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What is parathyroid hormone treatment?

Parathyroid hormone (PTH) treatment is available as a colourless liquid which is given as a daily injection. There are two formulations of PTH currently available in the UK, Forsteo (Teriparatide) and Preotact PTH is a natural protein that is produced by the body to help in the regulation of calcium. When used as a daily subcutaneous injection, this treatment acts as a bone forming agent which is used to strengthen bones and reduce the risk of fractures (broken bones). It differs from other available treatments which work by suppressing the action of the osteoclasts which break down bone. PTH is the first treatment to renew the skeleton by stimulating the cells called osteoblasts which form new bone.

 

Who can take parathyroid hormone treatment?

Forsteo (Teriparatide) is currently licensed for post menopausal women and men who have established osteoporosis (low bone density as well as broken bones, bone density is the quantity of bone that, when measured, helps to indicate bone strength). Preotact is licensed for the treatment of post menopausal women. PTH treatment has been tested in people with severe osteoporosis, who have previously broken bones and so is most likely to be used in those with previous fractures in whom other treatments seem unsuitable. The treatment will initially be prescribed by hospital consultants with nursing support in the community because this treatment must be given by injection.

PTH treatment is more expensive than other treatments. Decisions regarding who may be suitable for this treatment may be affected by local, national and National Institute for Health and Clinical Excellence (NICE) guidelines.

PTH treatment cannot be taken if:

+You have had a previous allergic reaction to parathyroid hormone

+You have high blood calcium levels known as hypercalcaemia

+You have severe kidney or liver problems

+You have another bone disease e.g. Paget's diseas

+You have had radiation therapy to the skeleton

+You are pregnant or breast feeding (although only licensed for post menopausal use, occasionally it may be used by specialists in the younger woman)

+PTH treatment can only be used in adults

 

How is parathyroid hormone treatment taken?

Teriparatide (Forsteo) is supplied in a pre-filled syringe pen which is similar to a diabetic injection pen with a very fine needle. This pen will last for 28 days. Preotact is supplied in a cartridge which is then inserted into the Preotact pen which is again similar to a diabetic injection pen. Each cartridge is changed every 14 days. The treatment with PTH is given as a subcutaneous injection (just under the skin into the fatty layer) by the individual on a daily basis, preferably at the same time each day. The dosage is 20 micrograms of Teriparatide (Forsteo) or 100 micrograms of Preotact given daily as an injection into the thigh or tummy. Although Preotact is given in a higher dose, this is essentially equivalent in terms of strength to Teriparatide (Forsteo). People may be prescribed one pen / cartridge at a time or in multiple packs (this may depend on availability in some areas). If you are prescribed this treatment, you will need a healthcare professional such as a nurse to instruct you on how to use the pen injection.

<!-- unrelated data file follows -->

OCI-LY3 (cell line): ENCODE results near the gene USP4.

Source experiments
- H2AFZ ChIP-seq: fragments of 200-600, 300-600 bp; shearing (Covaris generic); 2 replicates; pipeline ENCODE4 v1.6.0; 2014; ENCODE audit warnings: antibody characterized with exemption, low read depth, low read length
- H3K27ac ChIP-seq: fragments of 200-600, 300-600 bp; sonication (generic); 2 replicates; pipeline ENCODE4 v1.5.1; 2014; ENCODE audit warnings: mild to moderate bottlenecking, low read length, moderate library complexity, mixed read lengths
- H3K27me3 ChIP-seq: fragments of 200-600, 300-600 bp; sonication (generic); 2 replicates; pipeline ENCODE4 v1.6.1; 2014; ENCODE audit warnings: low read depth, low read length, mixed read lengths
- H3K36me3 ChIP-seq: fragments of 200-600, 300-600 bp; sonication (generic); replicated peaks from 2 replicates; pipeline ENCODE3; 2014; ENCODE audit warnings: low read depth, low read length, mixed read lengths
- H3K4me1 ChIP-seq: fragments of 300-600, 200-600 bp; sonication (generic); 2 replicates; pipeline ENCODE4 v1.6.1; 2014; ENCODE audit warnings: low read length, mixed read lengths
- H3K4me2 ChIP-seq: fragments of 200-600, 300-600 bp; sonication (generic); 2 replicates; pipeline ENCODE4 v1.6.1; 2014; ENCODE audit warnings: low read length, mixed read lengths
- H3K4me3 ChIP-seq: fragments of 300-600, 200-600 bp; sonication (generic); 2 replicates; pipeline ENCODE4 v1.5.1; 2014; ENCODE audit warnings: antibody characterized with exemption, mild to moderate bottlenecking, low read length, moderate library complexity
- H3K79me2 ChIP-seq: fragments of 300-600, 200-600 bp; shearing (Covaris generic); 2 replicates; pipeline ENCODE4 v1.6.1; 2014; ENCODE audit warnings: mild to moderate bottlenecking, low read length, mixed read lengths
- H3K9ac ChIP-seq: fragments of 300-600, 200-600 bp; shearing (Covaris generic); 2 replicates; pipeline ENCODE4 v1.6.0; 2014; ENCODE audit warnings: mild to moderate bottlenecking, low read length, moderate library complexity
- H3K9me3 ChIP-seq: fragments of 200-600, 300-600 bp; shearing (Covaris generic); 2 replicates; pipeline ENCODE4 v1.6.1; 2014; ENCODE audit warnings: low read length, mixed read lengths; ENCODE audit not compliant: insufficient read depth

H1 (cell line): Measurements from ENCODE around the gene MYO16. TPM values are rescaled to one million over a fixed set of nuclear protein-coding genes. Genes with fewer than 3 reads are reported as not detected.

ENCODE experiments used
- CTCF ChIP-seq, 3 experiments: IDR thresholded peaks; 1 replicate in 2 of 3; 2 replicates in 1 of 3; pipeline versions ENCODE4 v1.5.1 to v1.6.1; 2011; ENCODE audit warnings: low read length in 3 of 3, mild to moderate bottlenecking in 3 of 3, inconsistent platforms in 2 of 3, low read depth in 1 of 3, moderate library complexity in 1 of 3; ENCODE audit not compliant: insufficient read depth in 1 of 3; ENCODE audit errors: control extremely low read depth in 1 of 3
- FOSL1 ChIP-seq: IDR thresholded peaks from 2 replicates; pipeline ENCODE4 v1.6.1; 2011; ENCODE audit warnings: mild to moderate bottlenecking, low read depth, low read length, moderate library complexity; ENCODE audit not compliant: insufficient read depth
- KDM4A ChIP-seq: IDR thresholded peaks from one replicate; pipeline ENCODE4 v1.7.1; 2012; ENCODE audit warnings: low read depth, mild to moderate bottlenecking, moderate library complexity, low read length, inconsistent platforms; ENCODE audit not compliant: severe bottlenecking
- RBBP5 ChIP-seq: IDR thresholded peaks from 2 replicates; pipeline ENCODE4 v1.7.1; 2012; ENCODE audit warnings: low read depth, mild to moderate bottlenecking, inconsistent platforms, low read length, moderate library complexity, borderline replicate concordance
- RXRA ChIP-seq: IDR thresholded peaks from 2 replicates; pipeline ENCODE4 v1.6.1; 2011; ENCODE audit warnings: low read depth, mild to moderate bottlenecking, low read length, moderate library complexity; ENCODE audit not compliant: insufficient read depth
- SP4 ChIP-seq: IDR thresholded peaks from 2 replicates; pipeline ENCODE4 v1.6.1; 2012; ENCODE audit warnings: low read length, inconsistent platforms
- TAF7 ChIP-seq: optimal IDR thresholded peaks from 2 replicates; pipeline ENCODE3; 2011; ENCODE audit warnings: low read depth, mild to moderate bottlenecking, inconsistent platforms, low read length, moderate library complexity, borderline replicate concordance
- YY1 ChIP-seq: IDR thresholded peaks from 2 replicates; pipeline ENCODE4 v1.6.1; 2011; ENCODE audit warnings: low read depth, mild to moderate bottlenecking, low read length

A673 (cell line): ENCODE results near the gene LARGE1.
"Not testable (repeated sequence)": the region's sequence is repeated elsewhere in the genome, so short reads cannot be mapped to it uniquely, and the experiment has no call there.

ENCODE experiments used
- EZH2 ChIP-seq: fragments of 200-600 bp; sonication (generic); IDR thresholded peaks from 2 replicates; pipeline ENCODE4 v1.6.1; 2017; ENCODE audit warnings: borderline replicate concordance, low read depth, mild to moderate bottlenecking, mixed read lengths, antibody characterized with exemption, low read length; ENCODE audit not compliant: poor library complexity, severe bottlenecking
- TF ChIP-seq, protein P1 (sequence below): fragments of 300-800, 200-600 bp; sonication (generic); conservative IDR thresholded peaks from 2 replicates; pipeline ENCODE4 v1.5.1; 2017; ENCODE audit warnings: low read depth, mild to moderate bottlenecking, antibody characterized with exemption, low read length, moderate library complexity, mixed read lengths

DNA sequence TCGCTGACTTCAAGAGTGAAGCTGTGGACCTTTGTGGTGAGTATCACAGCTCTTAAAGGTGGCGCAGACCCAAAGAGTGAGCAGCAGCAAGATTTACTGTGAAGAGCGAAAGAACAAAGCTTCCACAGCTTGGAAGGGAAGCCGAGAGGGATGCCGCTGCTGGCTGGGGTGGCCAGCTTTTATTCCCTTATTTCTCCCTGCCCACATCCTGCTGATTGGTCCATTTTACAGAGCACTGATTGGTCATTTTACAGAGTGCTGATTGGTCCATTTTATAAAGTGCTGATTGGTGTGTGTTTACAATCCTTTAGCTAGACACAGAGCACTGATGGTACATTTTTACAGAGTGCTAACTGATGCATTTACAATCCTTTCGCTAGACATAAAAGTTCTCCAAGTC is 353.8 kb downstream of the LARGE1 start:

PTH treatment needs to be stored in a refrigerator when not in use and a new needle is required for each injection. If it is difficult to access a refrigerator e.g. whilst travelling, Preotact can be stored for up to seven days outside of the fridge.

Maximum treatment with PTH is 18 months with Teriparatide (Forsteo) and 24 months with Preotact. Doctors have not yet clearly established through research whether it will be routinely necessary to begin other osteoporosis therapies to maintain bone health after PTH treatment has been stopped. There is evidence that fractures are reduced by 50% after stopping PTH treatment for at least another 18 months. Your consultant will assess you as an individual and advise accordingly.

 

Are there any side effects with parathyroid hormone treatment?

All drug treatments have side effects to a lesser or greater degree, although not everyone who has the treatment will experience them. The most commonly reported side effects in people using PTH treatment are nausea, limb pain, headache and dizziness

Changes in the levels of calcium in the blood and / or urine have been observed in patients commencing treatment with Preotact. It is therefore recommended that patients starting this treatment should have blood or urine tests after one, three and six months to monitor the level of calcium. No monitoring of calcium levels is required for Teriparatide (Forsteo).

 

Should I take any extra calcium with this treatment?

It is recommended that you obtain an adequate calcium intake as part of a well balanced diet. If you have difficulties obtaining adequate calcium from your diet, a calcium supplement may be prescribed by your doctor. It is worth noting, that all the people who were seen to benefit from parathyroid treatment in the clinical trials were also obtaining an adequate calcium intake.

Factors that can help to maintain healthy bones are a well balanced diet with adequate calcium rich foods, regular weight bearing exercise, avoiding smoking and keeping alcohol consumption within the recommended limits.

To obtain other NOS publications and Information Sheets, go to www.nos.org.uk or telephone 0845 130 3076.

To contact the NOS osteoporosis nurses, telephone the NOS Helpline on 0845 450 0230

or e-mail them on nurses@nos.org.uk

For regular updates on osteoporosis, join the NOS on-line today www.nos.org.uk

or telephone 01761 473117 / 473119 to speak to one of our Membership Co-ordinators.

The information given in this Information Sheet has been prepared in consultation with the NOS medical and scientific advisors as general guidance on the subject.